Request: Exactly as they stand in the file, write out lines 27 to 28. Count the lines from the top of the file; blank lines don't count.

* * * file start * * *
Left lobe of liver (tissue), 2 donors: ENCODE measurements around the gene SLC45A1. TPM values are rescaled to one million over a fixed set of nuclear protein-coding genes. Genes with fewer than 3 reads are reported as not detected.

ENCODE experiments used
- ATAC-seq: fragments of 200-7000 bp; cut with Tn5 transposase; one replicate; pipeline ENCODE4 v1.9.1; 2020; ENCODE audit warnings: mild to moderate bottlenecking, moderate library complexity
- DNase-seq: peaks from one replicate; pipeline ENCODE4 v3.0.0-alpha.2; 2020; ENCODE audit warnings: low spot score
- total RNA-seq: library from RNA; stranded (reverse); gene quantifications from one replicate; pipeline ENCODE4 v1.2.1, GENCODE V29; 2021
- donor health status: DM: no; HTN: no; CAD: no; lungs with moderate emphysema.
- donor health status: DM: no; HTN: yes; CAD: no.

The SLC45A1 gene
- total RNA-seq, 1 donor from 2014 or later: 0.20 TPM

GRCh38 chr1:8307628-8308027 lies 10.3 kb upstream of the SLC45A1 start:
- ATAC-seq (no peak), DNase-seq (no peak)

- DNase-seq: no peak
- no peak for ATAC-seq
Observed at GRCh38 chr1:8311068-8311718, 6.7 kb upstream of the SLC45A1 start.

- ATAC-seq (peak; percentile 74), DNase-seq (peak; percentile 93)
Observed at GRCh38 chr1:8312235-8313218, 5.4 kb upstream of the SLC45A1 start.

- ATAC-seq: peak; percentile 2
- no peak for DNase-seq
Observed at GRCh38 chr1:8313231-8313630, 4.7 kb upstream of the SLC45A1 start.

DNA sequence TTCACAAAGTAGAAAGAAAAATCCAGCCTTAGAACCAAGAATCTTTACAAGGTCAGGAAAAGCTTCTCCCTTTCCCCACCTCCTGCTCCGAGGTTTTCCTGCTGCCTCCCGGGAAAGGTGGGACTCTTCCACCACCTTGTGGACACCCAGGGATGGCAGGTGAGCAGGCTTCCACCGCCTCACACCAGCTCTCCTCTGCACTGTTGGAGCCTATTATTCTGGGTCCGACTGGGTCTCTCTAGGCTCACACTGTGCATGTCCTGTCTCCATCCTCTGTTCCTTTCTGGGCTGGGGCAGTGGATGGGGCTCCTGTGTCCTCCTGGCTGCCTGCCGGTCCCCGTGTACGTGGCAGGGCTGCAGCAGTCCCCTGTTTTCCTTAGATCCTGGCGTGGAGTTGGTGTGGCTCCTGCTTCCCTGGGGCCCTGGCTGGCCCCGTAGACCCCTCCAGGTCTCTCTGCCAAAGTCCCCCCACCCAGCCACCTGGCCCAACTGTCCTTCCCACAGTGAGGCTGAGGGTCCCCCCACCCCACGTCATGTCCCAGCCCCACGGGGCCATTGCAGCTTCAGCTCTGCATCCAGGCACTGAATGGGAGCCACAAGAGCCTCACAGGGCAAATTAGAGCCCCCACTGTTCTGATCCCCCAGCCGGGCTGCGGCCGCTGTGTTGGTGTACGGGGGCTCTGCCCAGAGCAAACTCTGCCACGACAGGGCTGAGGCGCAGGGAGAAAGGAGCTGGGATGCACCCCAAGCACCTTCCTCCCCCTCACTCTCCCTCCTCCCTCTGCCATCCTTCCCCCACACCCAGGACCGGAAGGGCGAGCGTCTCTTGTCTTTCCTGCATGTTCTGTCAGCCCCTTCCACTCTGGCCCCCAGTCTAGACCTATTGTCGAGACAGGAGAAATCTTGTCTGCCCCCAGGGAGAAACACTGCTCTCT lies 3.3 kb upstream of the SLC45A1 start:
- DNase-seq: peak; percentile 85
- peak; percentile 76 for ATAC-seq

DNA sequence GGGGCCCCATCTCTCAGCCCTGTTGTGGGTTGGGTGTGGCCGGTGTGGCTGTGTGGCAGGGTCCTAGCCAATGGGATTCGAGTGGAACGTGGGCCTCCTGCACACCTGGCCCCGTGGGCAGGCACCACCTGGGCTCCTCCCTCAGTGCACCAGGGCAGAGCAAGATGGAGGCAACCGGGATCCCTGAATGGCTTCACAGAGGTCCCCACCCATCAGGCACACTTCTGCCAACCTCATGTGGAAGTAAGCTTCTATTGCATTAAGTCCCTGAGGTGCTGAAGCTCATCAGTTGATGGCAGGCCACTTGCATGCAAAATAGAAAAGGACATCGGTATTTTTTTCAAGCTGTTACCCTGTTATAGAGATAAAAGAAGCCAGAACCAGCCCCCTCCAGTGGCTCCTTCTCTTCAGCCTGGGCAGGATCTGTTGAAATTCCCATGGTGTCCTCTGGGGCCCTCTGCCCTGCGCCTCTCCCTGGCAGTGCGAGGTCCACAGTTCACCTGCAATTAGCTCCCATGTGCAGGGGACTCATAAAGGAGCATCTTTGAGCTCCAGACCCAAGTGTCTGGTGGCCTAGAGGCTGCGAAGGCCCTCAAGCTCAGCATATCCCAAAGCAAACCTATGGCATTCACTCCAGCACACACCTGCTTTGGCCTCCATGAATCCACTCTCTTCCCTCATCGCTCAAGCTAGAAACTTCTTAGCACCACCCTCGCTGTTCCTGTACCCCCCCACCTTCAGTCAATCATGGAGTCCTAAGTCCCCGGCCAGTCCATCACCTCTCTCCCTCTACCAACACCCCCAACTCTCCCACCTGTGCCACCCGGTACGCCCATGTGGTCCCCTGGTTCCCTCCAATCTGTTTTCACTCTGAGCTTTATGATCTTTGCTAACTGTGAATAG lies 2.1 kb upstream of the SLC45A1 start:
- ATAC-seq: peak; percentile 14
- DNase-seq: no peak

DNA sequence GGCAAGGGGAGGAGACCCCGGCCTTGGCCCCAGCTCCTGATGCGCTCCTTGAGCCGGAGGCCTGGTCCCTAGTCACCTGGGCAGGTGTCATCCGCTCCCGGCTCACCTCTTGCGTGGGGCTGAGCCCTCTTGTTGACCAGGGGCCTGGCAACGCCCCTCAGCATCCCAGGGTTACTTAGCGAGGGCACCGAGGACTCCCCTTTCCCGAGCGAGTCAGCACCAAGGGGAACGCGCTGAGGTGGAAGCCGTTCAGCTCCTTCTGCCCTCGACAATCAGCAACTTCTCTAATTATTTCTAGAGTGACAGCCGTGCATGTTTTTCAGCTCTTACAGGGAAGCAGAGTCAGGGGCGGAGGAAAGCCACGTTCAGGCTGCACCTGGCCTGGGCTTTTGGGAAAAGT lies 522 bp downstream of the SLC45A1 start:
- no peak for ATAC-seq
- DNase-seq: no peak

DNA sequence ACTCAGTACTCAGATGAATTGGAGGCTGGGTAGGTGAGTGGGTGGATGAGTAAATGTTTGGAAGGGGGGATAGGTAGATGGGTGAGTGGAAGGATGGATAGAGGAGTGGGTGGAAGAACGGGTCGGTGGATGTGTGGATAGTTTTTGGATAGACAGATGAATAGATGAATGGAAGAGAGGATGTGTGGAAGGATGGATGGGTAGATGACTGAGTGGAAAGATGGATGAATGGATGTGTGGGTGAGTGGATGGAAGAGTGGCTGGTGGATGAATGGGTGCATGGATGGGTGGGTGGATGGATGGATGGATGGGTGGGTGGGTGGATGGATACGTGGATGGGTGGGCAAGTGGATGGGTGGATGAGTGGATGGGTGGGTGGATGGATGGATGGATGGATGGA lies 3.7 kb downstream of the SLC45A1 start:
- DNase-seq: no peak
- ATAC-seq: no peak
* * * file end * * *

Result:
- no peak for ATAC-seq
- DNase-seq: no peak